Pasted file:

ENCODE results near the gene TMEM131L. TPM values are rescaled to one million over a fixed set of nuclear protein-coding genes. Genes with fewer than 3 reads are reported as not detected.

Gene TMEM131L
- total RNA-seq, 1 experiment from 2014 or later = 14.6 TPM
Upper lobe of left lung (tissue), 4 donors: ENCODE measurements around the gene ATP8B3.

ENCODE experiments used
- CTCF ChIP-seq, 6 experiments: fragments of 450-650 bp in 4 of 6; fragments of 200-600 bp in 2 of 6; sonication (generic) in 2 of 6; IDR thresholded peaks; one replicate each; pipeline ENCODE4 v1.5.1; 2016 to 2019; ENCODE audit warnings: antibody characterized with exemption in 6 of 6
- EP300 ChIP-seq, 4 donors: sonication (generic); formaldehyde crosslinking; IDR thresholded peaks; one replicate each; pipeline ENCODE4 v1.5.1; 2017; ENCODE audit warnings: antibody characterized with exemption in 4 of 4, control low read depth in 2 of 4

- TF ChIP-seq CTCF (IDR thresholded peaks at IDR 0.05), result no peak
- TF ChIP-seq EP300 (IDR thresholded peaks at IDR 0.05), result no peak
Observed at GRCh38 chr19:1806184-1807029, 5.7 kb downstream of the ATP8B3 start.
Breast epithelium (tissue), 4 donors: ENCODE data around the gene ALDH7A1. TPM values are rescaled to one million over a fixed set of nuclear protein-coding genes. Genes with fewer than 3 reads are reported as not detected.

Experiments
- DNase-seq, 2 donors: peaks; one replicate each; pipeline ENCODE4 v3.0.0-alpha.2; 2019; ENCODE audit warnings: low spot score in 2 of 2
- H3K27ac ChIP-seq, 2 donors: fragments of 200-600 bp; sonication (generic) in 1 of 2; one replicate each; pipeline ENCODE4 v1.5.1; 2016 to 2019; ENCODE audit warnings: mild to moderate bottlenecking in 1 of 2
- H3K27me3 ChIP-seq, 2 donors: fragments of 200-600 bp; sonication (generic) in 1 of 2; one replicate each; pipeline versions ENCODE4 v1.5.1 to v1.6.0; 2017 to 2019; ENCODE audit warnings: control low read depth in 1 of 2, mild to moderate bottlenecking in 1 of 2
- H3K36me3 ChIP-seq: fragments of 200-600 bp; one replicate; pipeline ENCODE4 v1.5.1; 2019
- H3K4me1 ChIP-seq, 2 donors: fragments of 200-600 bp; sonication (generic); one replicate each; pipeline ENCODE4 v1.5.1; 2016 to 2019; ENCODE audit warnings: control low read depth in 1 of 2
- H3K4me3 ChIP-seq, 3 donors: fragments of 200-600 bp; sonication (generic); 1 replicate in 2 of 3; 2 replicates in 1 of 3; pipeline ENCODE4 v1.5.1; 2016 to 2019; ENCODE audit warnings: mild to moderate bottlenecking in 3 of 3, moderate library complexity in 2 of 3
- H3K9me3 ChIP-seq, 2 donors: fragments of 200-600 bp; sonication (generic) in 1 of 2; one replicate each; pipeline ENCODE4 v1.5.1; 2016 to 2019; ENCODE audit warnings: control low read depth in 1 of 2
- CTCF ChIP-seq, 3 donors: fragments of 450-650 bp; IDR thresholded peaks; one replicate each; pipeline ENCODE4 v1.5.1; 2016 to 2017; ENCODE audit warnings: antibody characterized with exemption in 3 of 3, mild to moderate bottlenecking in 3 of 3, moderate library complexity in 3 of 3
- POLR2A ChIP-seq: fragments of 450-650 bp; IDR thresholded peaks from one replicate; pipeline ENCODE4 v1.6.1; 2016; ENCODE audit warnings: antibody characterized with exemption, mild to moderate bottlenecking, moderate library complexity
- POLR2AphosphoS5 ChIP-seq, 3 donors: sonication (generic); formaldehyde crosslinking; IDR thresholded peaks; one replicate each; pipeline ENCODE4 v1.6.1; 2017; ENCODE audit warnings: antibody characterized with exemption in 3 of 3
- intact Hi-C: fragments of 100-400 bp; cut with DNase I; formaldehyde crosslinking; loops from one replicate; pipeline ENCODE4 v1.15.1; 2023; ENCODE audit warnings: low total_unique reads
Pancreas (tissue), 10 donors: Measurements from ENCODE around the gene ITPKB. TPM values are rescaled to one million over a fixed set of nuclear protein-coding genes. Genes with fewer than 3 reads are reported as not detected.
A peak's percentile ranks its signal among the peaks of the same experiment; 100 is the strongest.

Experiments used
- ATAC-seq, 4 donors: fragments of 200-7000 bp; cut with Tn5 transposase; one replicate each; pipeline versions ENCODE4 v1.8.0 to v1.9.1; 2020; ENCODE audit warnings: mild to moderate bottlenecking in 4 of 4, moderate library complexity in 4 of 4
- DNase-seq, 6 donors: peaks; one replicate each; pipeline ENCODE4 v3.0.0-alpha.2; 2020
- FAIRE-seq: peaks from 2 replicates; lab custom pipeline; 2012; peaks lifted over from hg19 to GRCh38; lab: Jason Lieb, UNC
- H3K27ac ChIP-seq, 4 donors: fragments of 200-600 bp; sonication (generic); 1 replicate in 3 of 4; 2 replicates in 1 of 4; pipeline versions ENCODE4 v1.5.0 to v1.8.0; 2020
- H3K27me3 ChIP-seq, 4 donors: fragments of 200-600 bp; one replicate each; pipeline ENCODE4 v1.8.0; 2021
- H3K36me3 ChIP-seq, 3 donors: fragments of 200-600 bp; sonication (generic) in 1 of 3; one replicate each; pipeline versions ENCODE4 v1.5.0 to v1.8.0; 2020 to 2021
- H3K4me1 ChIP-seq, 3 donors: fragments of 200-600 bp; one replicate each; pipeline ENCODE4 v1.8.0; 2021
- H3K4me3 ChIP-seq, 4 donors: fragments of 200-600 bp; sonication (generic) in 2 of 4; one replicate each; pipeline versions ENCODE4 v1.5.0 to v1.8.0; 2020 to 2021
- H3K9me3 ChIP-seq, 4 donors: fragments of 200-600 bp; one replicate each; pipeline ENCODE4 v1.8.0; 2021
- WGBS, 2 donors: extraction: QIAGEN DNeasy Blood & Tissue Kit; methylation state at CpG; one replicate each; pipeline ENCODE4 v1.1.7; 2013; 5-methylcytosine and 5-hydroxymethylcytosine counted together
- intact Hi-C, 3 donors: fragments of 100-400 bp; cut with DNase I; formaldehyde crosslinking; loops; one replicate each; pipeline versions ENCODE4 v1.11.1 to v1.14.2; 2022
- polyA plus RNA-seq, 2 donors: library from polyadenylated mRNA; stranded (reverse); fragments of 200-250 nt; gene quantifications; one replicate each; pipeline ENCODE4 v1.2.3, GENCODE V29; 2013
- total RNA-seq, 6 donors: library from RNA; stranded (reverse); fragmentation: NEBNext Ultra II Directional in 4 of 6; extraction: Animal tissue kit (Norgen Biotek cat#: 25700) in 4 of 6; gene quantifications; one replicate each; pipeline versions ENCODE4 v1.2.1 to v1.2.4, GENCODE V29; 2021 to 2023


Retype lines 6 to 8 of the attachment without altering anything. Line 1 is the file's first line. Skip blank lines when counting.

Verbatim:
- CTCF ChIP-seq, 6 experiments: fragments of 450-650 bp in 4 of 6; fragments of 200-600 bp in 2 of 6; sonication (generic) in 2 of 6; IDR thresholded peaks; one replicate each; pipeline ENCODE4 v1.5.1; 2016 to 2019; ENCODE audit warnings: antibody characterized with exemption in 6 of 6
- EP300 ChIP-seq, 4 donors: sonication (generic); formaldehyde crosslinking; IDR thresholded peaks; one replicate each; pipeline ENCODE4 v1.5.1; 2017; ENCODE audit warnings: antibody characterized with exemption in 4 of 4, control low read depth in 2 of 4

- TF ChIP-seq CTCF (IDR thresholded peaks at IDR 0.05), result no peak